That question is stirring much debate across government as the 30th anniversary of the Senior Executive Service approaches. Congress established the SES in 1978 to encourage the formation of a cadre of executives who would switch agencies and assignments, responding to the government's needs with talents and skills honed during a career full of varied experiences. Instead, most SESers rise through one office, developing specialized and technical knowledge that grooms them for top jobs there.
There are obvious advantages to the system as it has evolved, rather than as it was envisioned. Executives who stay in one place become carriers of vast institutional knowledge, seemingly indispensable to the operations of their offices. They provide continuity of knowledge and management, as political appointees and military officers cycle through the temporary slots that oversee the career bureaucracy. They understand the highly technical work that their agencies undertake. They develop long-term relationships within their agencies, and with executives at other agencies, contractors, congressional staff and outside groups in their fields. Such strong connections cannot be overrated.
Nonetheless, several agencies this year have taken up reviews of the SES, and the mobility factor in particular. "To be successful as SES members and fully support the enterprise, [executives] need to acquire a progressively broad, diverse and complex portfolio, undertaking whatever development activities are necessary to perform at an ever higher level," said a summary report produced at an Office of Personnel Management forum in April.
Some executives contend that mobility would help make the SES stronger. They point to the military officer system, in which leaders are required to move around to develop broad perspectives and experiences, and to the private sector, where executives commonly switch employers and fields.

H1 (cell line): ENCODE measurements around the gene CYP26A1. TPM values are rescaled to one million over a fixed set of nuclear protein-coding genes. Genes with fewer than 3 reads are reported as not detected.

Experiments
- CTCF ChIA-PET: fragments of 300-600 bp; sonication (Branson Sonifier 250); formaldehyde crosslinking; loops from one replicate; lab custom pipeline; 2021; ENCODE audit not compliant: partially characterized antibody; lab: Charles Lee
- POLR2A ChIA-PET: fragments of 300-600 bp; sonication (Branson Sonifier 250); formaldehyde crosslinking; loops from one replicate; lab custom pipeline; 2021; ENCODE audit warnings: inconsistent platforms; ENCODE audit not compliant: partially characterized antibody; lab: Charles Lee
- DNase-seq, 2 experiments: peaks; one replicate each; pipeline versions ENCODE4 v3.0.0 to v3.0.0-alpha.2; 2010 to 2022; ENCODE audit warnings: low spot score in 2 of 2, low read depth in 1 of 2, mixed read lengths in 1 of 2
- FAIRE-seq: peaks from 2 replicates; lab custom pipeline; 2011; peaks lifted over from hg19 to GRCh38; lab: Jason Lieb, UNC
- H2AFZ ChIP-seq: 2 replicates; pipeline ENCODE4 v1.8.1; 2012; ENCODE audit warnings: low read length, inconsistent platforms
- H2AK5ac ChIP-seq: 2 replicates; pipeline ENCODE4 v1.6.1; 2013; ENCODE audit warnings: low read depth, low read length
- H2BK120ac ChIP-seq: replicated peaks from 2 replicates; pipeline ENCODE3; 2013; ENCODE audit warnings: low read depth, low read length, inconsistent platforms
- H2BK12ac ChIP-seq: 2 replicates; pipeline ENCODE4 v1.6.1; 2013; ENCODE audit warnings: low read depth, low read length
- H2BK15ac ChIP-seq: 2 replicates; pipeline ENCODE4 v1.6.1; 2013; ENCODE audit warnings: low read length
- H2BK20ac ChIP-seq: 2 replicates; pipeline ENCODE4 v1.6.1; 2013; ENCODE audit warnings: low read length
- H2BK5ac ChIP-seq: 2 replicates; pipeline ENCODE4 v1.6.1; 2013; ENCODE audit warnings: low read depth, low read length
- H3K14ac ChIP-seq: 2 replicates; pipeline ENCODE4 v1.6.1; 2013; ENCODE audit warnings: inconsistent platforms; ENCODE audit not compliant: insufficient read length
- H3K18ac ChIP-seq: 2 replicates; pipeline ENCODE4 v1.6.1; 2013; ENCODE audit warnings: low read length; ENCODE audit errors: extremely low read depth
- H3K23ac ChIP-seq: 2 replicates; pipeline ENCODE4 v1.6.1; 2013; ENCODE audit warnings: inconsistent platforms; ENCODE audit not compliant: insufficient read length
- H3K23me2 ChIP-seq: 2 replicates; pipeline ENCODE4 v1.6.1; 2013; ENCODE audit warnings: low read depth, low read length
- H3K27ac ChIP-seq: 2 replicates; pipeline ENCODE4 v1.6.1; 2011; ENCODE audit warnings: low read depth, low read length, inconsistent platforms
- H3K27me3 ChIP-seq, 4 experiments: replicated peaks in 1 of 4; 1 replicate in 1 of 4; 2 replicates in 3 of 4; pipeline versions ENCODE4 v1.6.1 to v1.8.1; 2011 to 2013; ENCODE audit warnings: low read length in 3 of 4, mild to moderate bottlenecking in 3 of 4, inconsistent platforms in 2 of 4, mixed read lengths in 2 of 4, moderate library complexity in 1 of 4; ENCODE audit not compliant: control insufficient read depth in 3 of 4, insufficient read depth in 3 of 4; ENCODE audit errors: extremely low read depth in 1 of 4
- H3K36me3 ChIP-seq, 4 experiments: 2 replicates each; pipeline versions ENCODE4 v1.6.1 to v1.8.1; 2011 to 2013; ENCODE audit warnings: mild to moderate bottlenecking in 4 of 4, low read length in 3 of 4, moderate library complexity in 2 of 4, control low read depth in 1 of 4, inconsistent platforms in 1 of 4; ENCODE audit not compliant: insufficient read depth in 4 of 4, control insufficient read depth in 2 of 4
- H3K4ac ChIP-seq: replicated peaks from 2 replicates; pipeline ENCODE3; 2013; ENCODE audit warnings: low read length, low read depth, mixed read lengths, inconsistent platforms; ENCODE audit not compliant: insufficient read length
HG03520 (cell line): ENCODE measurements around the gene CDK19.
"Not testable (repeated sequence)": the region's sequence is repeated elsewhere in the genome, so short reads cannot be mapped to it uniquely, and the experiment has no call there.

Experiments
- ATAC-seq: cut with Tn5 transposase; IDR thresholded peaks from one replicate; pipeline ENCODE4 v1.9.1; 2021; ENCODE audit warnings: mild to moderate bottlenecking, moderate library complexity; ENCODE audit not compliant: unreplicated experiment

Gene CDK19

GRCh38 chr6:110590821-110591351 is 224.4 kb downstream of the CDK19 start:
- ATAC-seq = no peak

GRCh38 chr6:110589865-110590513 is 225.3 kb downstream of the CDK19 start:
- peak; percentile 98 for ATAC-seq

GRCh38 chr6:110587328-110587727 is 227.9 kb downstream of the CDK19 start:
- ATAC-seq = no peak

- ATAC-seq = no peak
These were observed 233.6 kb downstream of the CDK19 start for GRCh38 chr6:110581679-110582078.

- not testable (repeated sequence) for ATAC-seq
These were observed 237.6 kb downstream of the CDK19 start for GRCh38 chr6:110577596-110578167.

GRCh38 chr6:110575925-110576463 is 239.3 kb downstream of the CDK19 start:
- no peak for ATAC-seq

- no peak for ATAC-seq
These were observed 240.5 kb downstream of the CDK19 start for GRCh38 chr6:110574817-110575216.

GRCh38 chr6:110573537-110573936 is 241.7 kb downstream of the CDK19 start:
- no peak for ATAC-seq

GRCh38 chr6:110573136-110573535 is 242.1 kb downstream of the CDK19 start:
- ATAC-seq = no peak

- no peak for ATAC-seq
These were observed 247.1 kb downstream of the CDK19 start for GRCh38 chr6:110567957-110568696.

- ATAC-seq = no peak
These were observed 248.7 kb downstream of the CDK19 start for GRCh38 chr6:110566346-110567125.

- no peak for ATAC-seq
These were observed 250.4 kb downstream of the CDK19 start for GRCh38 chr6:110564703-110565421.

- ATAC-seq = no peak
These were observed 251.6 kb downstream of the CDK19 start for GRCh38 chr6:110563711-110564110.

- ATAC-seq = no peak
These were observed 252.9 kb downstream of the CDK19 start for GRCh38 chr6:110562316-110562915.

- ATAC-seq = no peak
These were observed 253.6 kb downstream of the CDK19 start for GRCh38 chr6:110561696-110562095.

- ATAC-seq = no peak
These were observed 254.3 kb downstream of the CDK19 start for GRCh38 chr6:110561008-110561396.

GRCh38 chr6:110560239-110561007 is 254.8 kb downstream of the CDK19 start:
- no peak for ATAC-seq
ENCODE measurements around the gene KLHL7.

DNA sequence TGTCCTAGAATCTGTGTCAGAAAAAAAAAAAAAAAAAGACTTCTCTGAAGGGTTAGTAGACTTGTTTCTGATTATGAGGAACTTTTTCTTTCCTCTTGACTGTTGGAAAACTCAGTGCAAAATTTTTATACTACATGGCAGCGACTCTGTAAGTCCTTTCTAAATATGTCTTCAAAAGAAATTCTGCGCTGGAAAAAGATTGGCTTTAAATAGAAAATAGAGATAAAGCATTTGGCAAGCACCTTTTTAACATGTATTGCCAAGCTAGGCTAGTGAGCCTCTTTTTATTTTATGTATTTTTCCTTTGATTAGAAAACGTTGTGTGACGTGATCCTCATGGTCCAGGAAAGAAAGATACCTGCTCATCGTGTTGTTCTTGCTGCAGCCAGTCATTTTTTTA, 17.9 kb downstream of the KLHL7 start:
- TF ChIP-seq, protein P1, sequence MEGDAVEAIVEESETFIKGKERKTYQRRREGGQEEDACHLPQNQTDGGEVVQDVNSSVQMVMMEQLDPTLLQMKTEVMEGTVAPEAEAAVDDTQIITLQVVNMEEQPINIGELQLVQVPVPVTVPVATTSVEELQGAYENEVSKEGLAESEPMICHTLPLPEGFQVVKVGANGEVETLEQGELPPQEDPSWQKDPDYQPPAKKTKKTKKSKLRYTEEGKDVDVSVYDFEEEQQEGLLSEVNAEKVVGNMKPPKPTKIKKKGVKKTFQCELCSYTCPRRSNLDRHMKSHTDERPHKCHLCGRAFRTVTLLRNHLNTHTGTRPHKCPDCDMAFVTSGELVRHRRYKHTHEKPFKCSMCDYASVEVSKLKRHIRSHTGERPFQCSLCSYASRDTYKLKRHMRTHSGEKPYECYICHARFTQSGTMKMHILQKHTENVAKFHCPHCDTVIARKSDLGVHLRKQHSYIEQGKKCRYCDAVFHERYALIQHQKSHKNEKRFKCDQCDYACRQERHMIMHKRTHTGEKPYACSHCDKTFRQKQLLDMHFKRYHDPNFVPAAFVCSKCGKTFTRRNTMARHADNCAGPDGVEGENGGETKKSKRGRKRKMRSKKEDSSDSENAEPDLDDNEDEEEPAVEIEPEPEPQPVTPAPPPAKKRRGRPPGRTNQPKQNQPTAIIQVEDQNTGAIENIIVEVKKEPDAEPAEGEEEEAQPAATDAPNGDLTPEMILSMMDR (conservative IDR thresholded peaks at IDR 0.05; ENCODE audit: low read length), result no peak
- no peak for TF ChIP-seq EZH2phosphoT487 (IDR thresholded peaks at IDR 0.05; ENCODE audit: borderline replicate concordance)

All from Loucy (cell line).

Through their reviews this year, both OPM and the Defense Department appear to be moving toward the idea of two tracks within the SES. One would be for executives who stay at one agency their entire careers because they need highly specialized knowledge. Another would be for executives whose specialties are cross-cutting, meaning they are needed at every agency, not just one. Chief information officers, procurement chiefs and human resources leaders are examples of cross-cutting executives for whom mobility would be a smart move. Their specialized knowledge is functional, rather than technical.
The Defense Department is encouraging all executives to develop an "enterprise perspective," or an understanding of how their work fits into the overall mission of defending the nation. Some of them still will be single-office executives. Others will be "enterprisewide," expected to move around in the department.
So would mobility make executives better leaders? One answer: no for technical executives and yes for functional ones.